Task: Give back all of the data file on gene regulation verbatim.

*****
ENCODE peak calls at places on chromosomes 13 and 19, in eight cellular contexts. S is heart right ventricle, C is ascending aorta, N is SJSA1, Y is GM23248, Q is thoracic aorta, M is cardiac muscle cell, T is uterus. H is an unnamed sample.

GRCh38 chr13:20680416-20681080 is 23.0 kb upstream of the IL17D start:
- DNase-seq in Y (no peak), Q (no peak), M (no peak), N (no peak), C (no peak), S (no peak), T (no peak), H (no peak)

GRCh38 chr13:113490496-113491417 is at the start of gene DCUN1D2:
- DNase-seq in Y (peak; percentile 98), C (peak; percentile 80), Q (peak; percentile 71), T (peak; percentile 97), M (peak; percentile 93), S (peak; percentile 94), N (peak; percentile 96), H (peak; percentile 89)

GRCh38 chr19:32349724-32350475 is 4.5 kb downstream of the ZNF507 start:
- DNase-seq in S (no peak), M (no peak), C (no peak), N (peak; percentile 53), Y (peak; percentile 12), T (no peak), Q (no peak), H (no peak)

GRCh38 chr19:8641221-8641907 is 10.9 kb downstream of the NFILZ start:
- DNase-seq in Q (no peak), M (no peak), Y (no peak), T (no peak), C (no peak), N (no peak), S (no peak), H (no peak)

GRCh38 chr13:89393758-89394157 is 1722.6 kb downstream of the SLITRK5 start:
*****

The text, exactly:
ENCODE peak calls at places on chromosomes 13 and 19, in eight cellular contexts. S is heart right ventricle, C is ascending aorta, N is SJSA1, Y is GM23248, Q is thoracic aorta, M is cardiac muscle cell, T is uterus. H is an unnamed sample.

GRCh38 chr13:20680416-20681080 is 23.0 kb upstream of the IL17D start:
- DNase-seq in Y (no peak), Q (no peak), M (no peak), N (no peak), C (no peak), S (no peak), T (no peak), H (no peak)

GRCh38 chr13:113490496-113491417 is at the start of gene DCUN1D2:
- DNase-seq in Y (peak; percentile 98), C (peak; percentile 80), Q (peak; percentile 71), T (peak; percentile 97), M (peak; percentile 93), S (peak; percentile 94), N (peak; percentile 96), H (peak; percentile 89)

GRCh38 chr19:32349724-32350475 is 4.5 kb downstream of the ZNF507 start:
- DNase-seq in S (no peak), M (no peak), C (no peak), N (peak; percentile 53), Y (peak; percentile 12), T (no peak), Q (no peak), H (no peak)

GRCh38 chr19:8641221-8641907 is 10.9 kb downstream of the NFILZ start:
- DNase-seq in Q (no peak), M (no peak), Y (no peak), T (no peak), C (no peak), N (no peak), S (no peak), H (no peak)

GRCh38 chr13:89393758-89394157 is 1722.6 kb downstream of the SLITRK5 start: